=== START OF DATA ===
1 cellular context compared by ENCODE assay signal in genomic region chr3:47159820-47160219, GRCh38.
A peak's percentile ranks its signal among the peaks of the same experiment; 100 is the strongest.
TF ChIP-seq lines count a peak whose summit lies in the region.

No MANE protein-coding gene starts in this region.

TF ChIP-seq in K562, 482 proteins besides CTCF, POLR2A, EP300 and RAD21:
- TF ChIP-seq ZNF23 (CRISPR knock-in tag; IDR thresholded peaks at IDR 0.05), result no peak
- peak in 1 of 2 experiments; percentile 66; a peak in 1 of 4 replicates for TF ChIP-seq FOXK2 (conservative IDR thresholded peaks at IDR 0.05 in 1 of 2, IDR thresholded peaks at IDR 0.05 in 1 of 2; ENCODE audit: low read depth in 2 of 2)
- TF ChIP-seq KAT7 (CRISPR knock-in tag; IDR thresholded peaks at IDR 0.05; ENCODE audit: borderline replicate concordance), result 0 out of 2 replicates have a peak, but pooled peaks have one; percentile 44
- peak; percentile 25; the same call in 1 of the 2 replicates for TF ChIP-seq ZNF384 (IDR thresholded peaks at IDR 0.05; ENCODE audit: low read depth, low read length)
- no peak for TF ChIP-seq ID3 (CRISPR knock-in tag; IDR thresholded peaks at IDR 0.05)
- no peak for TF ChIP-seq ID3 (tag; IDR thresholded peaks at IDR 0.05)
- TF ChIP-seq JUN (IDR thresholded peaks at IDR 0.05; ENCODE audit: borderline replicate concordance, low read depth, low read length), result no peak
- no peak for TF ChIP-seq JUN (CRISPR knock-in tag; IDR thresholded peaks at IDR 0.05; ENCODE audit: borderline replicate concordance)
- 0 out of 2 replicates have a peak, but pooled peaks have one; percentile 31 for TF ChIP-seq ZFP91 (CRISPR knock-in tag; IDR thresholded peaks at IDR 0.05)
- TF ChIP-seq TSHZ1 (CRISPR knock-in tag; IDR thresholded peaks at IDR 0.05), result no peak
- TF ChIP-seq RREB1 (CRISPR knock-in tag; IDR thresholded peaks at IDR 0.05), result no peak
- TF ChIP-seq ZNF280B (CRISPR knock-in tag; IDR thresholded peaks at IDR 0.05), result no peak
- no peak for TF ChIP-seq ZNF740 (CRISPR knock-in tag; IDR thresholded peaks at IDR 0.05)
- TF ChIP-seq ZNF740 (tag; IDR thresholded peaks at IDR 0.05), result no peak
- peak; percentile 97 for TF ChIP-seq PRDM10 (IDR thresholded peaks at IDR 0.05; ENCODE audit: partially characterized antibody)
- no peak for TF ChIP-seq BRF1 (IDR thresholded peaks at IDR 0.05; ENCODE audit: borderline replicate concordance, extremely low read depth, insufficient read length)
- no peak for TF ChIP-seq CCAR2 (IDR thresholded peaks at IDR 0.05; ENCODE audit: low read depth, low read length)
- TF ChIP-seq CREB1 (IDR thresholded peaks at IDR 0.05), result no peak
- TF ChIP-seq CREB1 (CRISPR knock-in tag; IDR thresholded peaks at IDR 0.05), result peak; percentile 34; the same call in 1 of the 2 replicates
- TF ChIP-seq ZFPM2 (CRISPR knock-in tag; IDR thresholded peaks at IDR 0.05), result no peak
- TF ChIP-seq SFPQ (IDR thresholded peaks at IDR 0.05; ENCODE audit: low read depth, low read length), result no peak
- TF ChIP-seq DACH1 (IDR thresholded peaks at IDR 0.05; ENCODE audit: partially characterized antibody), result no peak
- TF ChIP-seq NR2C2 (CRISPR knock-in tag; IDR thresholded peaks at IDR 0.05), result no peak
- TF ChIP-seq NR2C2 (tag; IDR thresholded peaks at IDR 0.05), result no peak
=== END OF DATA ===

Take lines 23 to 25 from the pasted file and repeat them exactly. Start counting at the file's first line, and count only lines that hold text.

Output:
- TF ChIP-seq CREB1 (IDR thresholded peaks at IDR 0.05), result no peak
- TF ChIP-seq CREB1 (CRISPR knock-in tag; IDR thresholded peaks at IDR 0.05), result peak; percentile 34; the same call in 1 of the 2 replicates
- TF ChIP-seq ZFPM2 (CRISPR knock-in tag; IDR thresholded peaks at IDR 0.05), result no peak